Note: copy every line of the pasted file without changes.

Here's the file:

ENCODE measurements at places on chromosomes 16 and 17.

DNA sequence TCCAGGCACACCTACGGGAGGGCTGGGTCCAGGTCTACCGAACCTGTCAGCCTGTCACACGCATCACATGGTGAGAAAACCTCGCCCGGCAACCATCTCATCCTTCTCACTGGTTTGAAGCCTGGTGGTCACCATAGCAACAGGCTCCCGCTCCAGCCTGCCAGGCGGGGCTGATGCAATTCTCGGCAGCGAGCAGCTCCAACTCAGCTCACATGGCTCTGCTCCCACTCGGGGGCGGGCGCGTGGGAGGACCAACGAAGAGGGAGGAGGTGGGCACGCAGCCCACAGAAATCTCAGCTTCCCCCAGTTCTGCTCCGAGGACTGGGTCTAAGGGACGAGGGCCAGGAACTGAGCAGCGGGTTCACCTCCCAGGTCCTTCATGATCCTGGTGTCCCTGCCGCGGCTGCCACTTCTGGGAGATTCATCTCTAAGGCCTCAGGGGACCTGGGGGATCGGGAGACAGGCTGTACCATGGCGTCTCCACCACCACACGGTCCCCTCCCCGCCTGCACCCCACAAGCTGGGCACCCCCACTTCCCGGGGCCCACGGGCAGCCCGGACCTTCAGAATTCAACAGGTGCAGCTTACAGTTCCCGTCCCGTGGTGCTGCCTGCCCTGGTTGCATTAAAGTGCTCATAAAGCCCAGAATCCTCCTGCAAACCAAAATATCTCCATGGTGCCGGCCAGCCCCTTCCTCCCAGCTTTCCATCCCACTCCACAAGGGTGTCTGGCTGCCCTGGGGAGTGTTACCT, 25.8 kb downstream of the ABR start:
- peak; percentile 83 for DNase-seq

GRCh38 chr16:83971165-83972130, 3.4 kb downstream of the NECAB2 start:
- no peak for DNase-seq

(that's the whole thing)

ENCODE measurements at places on chromosomes 16 and 17.

DNA sequence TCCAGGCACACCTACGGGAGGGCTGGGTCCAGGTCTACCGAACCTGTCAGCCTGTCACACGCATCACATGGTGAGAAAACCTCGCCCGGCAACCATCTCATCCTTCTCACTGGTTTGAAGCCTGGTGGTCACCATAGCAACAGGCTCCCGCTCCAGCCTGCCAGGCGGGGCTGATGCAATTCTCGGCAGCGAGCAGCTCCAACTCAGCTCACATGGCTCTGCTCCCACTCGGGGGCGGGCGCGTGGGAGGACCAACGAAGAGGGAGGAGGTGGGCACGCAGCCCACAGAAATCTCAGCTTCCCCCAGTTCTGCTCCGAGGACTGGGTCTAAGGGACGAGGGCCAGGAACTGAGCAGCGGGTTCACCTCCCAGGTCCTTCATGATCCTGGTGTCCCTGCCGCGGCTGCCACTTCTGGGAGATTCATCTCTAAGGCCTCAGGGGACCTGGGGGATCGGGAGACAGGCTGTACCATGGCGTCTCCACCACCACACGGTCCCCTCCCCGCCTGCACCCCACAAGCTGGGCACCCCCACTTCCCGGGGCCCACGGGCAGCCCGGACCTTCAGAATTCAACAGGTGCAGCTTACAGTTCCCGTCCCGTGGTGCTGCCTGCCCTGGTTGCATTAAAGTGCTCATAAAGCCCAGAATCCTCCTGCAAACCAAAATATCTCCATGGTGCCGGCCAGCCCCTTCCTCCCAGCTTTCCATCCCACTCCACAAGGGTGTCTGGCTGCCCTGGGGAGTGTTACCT, 25.8 kb downstream of the ABR start:
- peak; percentile 83 for DNase-seq

GRCh38 chr16:83971165-83972130, 3.4 kb downstream of the NECAB2 start:
- no peak for DNase-seq